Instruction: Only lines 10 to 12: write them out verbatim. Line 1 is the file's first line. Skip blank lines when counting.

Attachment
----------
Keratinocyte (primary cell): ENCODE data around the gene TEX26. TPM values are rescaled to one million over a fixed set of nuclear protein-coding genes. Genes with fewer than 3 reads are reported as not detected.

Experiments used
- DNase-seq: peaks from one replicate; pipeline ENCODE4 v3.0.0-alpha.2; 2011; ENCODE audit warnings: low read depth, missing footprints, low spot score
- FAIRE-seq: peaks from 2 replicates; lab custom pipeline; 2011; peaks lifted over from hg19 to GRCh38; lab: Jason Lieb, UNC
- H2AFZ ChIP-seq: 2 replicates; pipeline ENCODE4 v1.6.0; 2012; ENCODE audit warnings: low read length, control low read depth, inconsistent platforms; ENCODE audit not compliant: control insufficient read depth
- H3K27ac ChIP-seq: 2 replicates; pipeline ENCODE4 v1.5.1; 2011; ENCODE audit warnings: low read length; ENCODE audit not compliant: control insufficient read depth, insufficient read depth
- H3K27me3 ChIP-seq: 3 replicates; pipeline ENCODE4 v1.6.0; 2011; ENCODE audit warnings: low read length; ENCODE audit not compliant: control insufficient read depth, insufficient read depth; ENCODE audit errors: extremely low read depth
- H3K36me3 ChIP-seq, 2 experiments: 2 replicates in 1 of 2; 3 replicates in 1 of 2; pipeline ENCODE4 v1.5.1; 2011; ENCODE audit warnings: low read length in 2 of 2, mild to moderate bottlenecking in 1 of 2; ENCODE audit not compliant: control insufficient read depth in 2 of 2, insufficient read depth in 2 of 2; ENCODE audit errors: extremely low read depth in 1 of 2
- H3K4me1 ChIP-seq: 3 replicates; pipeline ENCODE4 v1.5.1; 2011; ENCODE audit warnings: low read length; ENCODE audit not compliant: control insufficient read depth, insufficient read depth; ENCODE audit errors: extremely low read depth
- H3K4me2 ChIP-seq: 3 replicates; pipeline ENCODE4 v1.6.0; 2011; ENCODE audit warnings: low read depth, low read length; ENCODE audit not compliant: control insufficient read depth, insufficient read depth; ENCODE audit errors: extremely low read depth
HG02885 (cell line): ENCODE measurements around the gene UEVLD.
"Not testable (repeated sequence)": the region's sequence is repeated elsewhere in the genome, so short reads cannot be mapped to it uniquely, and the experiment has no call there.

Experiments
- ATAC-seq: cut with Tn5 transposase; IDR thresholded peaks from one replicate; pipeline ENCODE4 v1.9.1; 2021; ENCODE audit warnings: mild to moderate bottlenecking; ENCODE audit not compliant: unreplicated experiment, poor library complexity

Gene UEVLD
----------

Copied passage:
- H3K4me2 ChIP-seq: 3 replicates; pipeline ENCODE4 v1.6.0; 2011; ENCODE audit warnings: low read depth, low read length; ENCODE audit not compliant: control insufficient read depth, insufficient read depth; ENCODE audit errors: extremely low read depth
HG02885 (cell line): ENCODE measurements around the gene UEVLD.
"Not testable (repeated sequence)": the region's sequence is repeated elsewhere in the genome, so short reads cannot be mapped to it uniquely, and the experiment has no call there.